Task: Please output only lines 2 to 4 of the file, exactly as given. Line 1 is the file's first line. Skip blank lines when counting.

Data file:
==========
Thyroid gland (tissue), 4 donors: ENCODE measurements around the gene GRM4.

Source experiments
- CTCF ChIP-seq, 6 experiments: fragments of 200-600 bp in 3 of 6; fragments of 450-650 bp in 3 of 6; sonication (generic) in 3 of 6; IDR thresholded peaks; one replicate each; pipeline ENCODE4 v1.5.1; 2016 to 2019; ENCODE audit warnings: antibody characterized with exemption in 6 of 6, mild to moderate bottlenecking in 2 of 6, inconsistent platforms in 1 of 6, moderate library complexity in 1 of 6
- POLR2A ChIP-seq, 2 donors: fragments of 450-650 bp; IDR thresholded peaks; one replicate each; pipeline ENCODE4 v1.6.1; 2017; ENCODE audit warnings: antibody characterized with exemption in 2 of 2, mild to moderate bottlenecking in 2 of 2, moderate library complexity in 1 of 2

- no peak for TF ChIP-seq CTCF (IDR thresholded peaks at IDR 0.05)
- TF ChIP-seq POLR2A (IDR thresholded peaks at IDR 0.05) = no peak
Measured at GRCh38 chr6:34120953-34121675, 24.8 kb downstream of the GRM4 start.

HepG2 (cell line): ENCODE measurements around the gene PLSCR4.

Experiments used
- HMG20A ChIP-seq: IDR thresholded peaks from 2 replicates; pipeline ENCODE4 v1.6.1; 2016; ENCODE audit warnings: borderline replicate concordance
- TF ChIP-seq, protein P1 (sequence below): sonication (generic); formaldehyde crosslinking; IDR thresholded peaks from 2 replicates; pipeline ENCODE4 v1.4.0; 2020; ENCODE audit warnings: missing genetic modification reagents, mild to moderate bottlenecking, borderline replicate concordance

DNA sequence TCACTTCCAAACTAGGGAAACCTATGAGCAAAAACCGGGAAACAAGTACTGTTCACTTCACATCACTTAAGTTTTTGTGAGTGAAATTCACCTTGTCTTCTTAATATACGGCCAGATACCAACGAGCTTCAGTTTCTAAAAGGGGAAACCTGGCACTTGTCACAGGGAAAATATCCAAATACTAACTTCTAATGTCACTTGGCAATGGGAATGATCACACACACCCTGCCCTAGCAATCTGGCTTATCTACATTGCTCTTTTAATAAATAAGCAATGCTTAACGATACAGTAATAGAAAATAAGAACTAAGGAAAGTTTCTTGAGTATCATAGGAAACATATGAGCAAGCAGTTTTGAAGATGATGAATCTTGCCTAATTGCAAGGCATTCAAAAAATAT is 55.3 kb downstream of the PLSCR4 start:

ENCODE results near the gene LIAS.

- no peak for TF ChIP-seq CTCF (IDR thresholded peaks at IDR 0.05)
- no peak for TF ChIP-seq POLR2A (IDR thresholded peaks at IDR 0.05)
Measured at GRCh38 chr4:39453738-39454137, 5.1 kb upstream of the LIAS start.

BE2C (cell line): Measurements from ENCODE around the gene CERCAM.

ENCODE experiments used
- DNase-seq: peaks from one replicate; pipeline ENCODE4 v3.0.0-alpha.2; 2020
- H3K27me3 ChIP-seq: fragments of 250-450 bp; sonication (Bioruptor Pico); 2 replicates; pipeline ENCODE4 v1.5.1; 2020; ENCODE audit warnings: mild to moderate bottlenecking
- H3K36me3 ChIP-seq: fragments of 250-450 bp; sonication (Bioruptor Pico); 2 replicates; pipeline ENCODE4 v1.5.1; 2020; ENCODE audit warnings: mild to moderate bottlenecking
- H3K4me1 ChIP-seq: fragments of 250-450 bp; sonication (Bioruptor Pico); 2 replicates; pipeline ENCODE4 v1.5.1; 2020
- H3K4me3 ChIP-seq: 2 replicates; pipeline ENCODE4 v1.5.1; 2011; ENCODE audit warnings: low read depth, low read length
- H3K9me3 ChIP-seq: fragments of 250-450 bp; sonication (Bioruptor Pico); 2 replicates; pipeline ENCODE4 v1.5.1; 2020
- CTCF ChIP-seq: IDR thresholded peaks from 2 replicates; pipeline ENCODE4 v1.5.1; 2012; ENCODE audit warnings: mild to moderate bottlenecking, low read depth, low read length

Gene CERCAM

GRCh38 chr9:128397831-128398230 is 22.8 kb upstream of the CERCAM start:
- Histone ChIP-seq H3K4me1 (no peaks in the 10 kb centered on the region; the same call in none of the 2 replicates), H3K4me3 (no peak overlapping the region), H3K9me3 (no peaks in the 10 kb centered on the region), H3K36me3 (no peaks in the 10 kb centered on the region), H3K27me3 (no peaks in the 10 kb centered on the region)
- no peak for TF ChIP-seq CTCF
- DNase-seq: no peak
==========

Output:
Source experiments
- CTCF ChIP-seq, 6 experiments: fragments of 200-600 bp in 3 of 6; fragments of 450-650 bp in 3 of 6; sonication (generic) in 3 of 6; IDR thresholded peaks; one replicate each; pipeline ENCODE4 v1.5.1; 2016 to 2019; ENCODE audit warnings: antibody characterized with exemption in 6 of 6, mild to moderate bottlenecking in 2 of 6, inconsistent platforms in 1 of 6, moderate library complexity in 1 of 6
- POLR2A ChIP-seq, 2 donors: fragments of 450-650 bp; IDR thresholded peaks; one replicate each; pipeline ENCODE4 v1.6.1; 2017; ENCODE audit warnings: antibody characterized with exemption in 2 of 2, mild to moderate bottlenecking in 2 of 2, moderate library complexity in 1 of 2